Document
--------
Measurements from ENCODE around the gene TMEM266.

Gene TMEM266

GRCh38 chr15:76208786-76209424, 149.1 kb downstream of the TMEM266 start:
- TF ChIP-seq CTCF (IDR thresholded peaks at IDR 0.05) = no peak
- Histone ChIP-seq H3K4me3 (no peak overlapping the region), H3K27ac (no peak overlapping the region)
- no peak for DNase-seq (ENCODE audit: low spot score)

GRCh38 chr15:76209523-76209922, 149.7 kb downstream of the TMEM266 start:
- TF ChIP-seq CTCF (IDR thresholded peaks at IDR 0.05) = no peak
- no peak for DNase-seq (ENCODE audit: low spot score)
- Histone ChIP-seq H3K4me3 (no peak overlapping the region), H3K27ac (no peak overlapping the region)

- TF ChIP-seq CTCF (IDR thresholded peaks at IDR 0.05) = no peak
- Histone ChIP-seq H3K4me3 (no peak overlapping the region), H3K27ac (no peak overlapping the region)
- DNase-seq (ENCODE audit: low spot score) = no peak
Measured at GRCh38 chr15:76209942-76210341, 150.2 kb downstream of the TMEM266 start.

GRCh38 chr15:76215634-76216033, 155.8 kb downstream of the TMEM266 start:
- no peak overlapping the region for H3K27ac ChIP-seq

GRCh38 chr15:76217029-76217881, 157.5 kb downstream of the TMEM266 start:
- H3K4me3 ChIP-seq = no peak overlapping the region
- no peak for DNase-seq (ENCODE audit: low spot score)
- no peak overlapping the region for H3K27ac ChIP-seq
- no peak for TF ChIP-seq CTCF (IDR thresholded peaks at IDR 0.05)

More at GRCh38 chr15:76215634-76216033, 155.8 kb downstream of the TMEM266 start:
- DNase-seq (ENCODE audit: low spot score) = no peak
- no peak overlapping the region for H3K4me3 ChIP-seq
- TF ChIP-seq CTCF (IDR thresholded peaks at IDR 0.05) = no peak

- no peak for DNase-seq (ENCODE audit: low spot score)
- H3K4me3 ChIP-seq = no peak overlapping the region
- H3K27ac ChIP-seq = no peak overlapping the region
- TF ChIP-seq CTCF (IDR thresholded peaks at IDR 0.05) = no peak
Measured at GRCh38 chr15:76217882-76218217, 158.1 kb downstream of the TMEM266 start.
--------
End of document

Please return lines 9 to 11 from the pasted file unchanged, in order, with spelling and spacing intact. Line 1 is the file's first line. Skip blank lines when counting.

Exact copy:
- no peak for DNase-seq (ENCODE audit: low spot score)
- Histone ChIP-seq H3K4me3 (no peak overlapping the region), H3K27ac (no peak overlapping the region)

- TF ChIP-seq CTCF (IDR thresholded peaks at IDR 0.05) = no peak